How Ceasefires in Syria Became Another Tool of Warfare

The ceasefire declared in Syria at the end of 2016 has already practically collapsed. This is not surprising. No ceasefire in Syria has so far managed to hold long enough to pave the way for meaningful peace talks. This is not because the Syrian opposition hasn’t taken ceasefires seriously, but because the regime of Bashar al-Assad and its allies have re-defined ceasefires.

In Syria, ceasefires have become another tool of warfare. They are tools for making military gains, political statements, and playing power games.

Russia has been selectively labeling groups as terrorist or not according to its strategic military goals. Photo by Getty Images.
Russia has been selectively labeling groups as terrorist or not according to its strategic military goals. Photo by Getty Images.

A familiar pattern

Looking at the series of ceasefires in Syria over the past year reveals a pattern. The first ‘nationwide’ ceasefire in this time period was agreed in February 2016 by the US and Russia, who declared a ‘cessation of hostilities’ that was quickly adopted by the United Nations.

The agreement excluded ISIS and Jabhat al-Nusra. Russia used the exclusion of those groups to justify its continuing air campaign in Syria, saying that it is targeting terrorist groups. The Syrian Democratic Forces (SDF) also continued their takeover of towns previously held by rebels near the Turkish border, leading Turkey to shell SDF positions in the Syrian border town of Azaz. The Syrian army, meanwhile, continued to carry out attacks on rebel-held areas in the Aleppo governorate.

The persistence of these military activities put pressure on the political representatives of the Syrian opposition who had agreed to participate in peace talks only if indiscriminate bombing against civilians stopped, humanitarian aid was allowed access to rebel-held areas and sieges of civilians ended. None of these three factors were fully implemented, leading to the suspension of talks.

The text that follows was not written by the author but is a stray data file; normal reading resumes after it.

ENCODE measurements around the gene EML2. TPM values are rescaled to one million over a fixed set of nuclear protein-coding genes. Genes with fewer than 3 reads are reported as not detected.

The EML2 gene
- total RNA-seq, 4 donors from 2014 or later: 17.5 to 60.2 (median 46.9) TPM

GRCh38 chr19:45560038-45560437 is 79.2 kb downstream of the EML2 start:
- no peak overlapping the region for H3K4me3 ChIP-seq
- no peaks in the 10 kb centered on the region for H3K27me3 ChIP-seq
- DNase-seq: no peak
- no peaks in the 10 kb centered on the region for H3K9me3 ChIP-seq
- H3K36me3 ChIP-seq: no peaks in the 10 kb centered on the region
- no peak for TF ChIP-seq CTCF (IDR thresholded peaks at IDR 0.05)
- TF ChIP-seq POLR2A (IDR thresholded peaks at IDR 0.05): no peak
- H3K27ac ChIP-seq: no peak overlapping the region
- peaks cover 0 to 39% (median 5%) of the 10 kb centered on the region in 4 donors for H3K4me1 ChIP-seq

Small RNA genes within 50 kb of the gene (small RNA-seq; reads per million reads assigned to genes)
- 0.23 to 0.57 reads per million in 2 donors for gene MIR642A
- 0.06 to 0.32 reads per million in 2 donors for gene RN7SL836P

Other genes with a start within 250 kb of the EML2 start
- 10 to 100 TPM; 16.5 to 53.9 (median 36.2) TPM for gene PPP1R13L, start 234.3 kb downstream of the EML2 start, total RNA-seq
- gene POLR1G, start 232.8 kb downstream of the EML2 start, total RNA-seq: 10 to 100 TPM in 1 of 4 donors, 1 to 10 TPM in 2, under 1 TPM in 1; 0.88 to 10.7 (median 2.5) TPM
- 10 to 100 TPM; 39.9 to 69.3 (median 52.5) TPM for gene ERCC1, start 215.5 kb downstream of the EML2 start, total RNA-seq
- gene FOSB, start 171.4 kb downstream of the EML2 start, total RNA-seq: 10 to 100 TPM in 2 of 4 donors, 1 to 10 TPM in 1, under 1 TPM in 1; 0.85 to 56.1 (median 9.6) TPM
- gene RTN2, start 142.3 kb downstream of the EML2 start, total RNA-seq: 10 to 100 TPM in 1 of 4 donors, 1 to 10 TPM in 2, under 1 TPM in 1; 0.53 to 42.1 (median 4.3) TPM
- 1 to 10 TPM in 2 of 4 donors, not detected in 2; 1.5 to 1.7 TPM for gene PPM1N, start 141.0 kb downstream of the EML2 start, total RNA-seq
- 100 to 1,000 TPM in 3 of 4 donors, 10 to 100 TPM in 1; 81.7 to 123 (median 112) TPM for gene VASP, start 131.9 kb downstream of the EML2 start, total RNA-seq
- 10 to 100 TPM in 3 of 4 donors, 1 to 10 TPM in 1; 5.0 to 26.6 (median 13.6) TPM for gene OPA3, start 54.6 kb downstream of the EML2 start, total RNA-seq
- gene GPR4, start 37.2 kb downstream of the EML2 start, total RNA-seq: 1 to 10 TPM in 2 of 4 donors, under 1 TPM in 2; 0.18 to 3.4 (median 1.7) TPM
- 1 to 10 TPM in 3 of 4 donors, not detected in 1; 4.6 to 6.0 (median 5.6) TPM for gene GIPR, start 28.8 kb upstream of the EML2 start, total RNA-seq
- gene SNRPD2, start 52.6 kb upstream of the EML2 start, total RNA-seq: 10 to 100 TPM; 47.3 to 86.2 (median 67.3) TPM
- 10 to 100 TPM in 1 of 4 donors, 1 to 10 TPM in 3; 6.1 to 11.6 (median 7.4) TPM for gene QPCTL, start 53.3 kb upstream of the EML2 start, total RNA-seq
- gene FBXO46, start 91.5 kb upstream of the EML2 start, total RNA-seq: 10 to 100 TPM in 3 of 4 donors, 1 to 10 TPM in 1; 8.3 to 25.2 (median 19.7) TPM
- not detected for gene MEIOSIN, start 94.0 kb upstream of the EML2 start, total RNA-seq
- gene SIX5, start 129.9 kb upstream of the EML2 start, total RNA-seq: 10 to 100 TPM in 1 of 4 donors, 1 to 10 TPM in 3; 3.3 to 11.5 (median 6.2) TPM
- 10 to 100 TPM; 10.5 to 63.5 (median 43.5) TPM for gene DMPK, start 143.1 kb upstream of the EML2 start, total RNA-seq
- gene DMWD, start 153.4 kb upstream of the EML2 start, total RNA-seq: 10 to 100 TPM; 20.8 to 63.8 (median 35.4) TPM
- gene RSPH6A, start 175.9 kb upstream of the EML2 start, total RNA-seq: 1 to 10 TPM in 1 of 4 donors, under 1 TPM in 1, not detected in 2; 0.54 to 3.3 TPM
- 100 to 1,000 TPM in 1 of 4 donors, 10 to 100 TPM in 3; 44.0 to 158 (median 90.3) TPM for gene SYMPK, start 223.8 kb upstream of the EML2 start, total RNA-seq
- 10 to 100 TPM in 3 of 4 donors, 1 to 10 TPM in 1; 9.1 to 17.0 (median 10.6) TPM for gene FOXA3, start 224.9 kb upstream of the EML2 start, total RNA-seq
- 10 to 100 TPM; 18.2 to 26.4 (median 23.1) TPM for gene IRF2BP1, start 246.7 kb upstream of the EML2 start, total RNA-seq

The second ceasefire attempt took place in September 2016 and saw a repeat scenario of the first one, leading to a quick collapse of the US-Russian agreement, particularly after a US airstrike meant to target ISIS killed at least 62 Syrian army soldiers instead, according to the Russians. The Syrian government consequently officially declared the ceasefire to be over.

The latest ceasefire agreement is not so different on the ground. Despite its declaration of abiding by the terms of the agreement, the Syrian regime and its allies continued targeting rebel areas. This led rebel groups to announce on 2 January that they have frozen their participation in preparations for peace talks.

A tool of warfare

What the above pattern reveals is that the Syrian regime and its allies have turned ceasefires from tools of peace into tools of warfare. The Syrian regime today has used the ceasefire as an opportunity to advance around Damascus, just as it had used the ceasefire in February 2016 to consolidate its campaign in Aleppo. The regime has taken advantage of the halt in Free Syrian Army activity to conduct troop movements and plan for sieges and attacks. If Aleppo is to be taken as a guide, it is likely that the current ceasefire is meant to pave the way for the regime to retake further territory from rebel groups.